After that, what else was there to play for? The drama could very well play into the playoffs, but LeBron’s been through this merry-go-round enough times that he practically owns a timeshare in it.
The Lakers are going to be fine, and you probably already knew that. What everyone needs to realize is that this is a regular occurrence for LeBron-led squads. We should have gotten so used to it by now that it would have been more shocking if the season had ended drama-free for the boys in purple and gold.
But Danny Green shooting only 7-for-25 from three-point land? That might be something to be concerned about.
“Nate McMillan Is On The Hot Seat”
This little tidbit came from a podcast last week between Jeff Van Gundy and Zach Lowe. While we have yet to determine the level of heat on such a rumor, let’s go over McMillan’s tenure as head coach of the Indiana Pacers.
Through a black and white scope, McMillan definitely hasn’t brought Indiana to the same heights that his predecessor Frank Vogel did when he took over as coach back in 2016. The Pacers haven’t been out of the first round since 2014 and they’ve only mustered three playoff wins since with McMillan calling the shots over the last four years. When you see things through that lens, McMillan would seem like the usual candidate.
But that’s not the case with McMillan. There’s a reason why his name has been thrown in the Coach of the Year discussion for three years running now. Let’s start with how he’s developed a reputation for player development. Think of the players that have really stood out for Indiana since they moved on from the Paul George era.
Victor Oladipo, Bojan Bogdanovic, Domantas Sabonis, Malcolm Brogdon and, most recently, T.J. Warren. What do these players have in common? None of them ever reached the heights in their career that they did once they played under McMillan before coming to Indiana.
McMillan even managed to breathe life back into Lance Stephenson’s career for a year or two there. The one failure on McMillan’s part has been Myles Turner, who is still basically the same player as he was when Indiana had a total makeover back in 2017. The fact that McMillan has done this with this many players in such a short amount of time demonstrates that he knows how to put his players in the right position to succeed. Coaches like those don’t grow on trees.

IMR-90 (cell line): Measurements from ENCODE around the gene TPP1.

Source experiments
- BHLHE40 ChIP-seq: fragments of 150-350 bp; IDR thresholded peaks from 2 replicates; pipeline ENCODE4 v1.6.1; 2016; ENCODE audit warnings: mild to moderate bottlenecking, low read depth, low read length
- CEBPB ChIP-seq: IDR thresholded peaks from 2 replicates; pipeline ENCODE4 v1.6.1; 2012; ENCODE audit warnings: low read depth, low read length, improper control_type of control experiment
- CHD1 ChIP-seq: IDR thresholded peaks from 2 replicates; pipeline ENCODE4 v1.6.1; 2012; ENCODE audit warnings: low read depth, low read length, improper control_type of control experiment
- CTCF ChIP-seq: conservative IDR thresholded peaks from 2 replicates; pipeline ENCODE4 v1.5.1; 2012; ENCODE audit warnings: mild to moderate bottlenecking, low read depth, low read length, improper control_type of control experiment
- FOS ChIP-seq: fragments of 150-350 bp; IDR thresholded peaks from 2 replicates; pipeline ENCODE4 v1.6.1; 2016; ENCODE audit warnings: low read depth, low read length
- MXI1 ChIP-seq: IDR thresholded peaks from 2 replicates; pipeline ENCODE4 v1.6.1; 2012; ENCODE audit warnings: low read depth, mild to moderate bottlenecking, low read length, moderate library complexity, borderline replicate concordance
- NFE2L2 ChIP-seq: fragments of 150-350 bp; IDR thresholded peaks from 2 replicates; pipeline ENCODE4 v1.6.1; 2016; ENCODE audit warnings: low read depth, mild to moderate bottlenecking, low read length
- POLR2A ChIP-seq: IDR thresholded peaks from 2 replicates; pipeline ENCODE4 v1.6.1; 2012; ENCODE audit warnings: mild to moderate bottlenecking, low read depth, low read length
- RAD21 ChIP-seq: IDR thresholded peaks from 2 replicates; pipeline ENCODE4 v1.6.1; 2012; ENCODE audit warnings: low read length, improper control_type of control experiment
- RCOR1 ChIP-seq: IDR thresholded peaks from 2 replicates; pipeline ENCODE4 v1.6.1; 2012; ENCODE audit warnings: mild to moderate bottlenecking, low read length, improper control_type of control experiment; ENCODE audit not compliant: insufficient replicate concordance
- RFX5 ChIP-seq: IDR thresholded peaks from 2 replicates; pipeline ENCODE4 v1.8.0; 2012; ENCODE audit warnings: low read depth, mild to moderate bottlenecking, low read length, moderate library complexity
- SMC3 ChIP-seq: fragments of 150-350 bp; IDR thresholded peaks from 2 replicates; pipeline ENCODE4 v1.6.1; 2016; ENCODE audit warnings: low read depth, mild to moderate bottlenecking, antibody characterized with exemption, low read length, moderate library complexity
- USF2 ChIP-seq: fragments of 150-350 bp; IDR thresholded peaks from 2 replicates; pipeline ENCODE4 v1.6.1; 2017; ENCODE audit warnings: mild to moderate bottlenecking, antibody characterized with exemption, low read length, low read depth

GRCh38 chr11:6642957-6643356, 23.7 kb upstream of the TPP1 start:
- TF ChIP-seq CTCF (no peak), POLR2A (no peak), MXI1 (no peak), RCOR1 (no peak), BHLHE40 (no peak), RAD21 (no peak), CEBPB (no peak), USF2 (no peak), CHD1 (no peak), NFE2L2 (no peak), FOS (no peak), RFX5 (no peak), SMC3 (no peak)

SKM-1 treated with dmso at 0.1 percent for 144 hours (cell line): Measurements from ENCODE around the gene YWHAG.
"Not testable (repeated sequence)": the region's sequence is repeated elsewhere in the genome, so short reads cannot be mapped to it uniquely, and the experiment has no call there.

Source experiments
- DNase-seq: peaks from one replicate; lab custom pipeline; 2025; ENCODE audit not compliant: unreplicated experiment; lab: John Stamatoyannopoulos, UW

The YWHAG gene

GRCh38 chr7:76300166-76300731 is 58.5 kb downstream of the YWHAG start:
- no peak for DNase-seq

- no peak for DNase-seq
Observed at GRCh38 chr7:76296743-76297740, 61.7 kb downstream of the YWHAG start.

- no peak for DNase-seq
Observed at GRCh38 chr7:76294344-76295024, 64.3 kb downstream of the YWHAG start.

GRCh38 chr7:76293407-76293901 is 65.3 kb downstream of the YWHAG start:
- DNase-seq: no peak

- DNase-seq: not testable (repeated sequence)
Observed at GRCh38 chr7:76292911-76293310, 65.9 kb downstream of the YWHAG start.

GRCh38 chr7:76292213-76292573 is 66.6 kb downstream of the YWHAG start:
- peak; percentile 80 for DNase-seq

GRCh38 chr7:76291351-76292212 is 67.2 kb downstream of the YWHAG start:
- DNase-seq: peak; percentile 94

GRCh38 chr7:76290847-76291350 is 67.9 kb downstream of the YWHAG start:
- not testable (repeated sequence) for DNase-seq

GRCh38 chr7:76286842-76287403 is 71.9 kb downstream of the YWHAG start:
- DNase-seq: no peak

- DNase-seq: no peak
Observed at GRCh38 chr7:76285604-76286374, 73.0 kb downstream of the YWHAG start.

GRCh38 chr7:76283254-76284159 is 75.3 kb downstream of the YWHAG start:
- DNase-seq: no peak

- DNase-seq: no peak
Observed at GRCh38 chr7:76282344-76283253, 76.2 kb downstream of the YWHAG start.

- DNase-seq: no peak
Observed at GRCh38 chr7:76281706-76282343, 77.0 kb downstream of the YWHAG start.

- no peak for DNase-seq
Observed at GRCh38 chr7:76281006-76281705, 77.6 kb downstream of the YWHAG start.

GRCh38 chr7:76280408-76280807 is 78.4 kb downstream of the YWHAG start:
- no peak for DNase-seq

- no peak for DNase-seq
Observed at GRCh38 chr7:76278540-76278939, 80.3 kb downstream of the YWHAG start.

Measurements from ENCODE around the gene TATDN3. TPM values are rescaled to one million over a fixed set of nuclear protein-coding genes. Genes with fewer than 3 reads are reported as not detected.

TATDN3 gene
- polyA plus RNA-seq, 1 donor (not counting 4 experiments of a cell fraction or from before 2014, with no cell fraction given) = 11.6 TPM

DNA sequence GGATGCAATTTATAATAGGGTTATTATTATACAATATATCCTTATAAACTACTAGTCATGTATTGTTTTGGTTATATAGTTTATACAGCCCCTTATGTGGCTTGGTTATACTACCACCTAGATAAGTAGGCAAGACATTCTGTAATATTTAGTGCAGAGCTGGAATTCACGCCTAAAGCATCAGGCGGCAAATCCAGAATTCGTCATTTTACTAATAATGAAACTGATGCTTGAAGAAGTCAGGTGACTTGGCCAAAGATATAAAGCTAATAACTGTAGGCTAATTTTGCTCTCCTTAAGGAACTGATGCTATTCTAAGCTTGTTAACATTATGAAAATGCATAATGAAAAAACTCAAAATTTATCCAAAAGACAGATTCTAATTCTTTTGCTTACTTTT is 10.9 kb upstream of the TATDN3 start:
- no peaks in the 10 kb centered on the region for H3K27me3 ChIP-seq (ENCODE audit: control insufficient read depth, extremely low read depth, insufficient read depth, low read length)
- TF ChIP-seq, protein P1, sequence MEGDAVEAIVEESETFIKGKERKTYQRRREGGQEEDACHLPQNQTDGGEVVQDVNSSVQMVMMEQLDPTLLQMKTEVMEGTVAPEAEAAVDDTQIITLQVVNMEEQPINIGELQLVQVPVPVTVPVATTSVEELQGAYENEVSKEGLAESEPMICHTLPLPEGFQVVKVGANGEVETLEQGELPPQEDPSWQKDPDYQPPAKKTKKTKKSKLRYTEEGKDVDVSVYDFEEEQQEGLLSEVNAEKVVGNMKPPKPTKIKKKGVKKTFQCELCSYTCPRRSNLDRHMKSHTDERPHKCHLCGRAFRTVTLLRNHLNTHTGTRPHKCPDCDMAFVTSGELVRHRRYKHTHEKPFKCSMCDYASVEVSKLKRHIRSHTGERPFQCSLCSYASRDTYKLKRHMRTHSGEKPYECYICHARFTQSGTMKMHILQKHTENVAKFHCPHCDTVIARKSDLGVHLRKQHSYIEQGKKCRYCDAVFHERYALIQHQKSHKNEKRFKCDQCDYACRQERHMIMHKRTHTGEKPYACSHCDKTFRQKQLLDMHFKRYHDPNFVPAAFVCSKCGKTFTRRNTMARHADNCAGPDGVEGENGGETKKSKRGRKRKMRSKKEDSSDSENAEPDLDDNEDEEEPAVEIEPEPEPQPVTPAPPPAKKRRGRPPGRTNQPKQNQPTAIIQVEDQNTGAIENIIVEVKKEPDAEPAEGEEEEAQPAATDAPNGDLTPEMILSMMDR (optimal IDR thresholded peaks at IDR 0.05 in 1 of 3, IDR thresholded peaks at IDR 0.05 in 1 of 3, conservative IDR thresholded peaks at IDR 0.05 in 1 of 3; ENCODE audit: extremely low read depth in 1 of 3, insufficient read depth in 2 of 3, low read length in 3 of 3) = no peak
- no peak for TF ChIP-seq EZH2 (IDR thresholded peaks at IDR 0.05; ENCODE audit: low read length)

Fate dealt a cruel hand with Oladipo’s knee blowing out, but McMillan certainly can’t be the fall guy for that. Again, no one knows how seriously we should take this rumor. It may be quickly swept under the rug as soon as tomorrow. It’s just that if McMillan were to be shown the door, Indiana would be making a rather puzzling decision after making pretty much all the right moves over the last three years.
“Michael Porter Jr Was Well-Worth The Wait”
There shouldn’t be much of a counterpoint to this. Michael Porter Jr has looked like the dynamic scorer many believed he could be dating back to his high school days. So much so that a fair amount of teams are probably going to second-guess passing him up in the 2018 NBA Draft. Porter’s rise in Florida has to make Denver – who was already a top team in the Western Conference before he got there – so much more optimistic about their future.
Putting up nearly 24 points on 57/46/96 splits in the Bubble has got to make the Nuggets incredibly giddy. He’s got great size for a scorer and an awesome shooting stroke. He’s also a great cutter, which means more highlight-reel assists for the Joker, too. All the Nuggets needed to complement Nikola Jokic was a go-to-scorer to get to the next level. Soon, they are going to pay Jamal Murray to be that guy, but Murray’s production, while not bad, has stayed relatively the same over the last three years. At 23, there’s still hope for him to make the leap, but now with MPJ coming into his own, the Nuggets have a safety valve in case that doesn’t happen.
Now, teams will get more game film on him, so odds are we’ll see a slump from Porter as time passes. Even with that, this shouldn’t be seen as a tease.
Porter should be a future star if he stays on the court and that’s the one hang-up. We still have to go back to the fact that 13 teams passed on him for a very real, very frightening reason. No one doubted the talent this kid had. It was his injury problems that put his future in doubt. Denver’s been meticulously careful making sure that Porter doesn’t get put on the shelf, but there’s no way of knowing if he can do this over a full season, and we won’t know for quite a while.
Injuries were what ruined Michael Porter Jr’s stock in 2018, so hold your breath. As exciting as it is to see him prove all of his doubters wrong, Brandon Roy did the same thing only 13 years ago.
With the NBA’s latest and greatest regular season bubble set to wrap up this week, there are plenty of intriguing storylines to watch. Are the Nuggets even better with Porter Jr.? Do the Lakers have what it takes?
NBA Daily: Ivica Zubac Rounding Into Form For Clippers
David Yapkowitz writes about Ivica Zubac and his strong bubble performances for the Los Angeles Clippers – is he the key for a deep postseason run?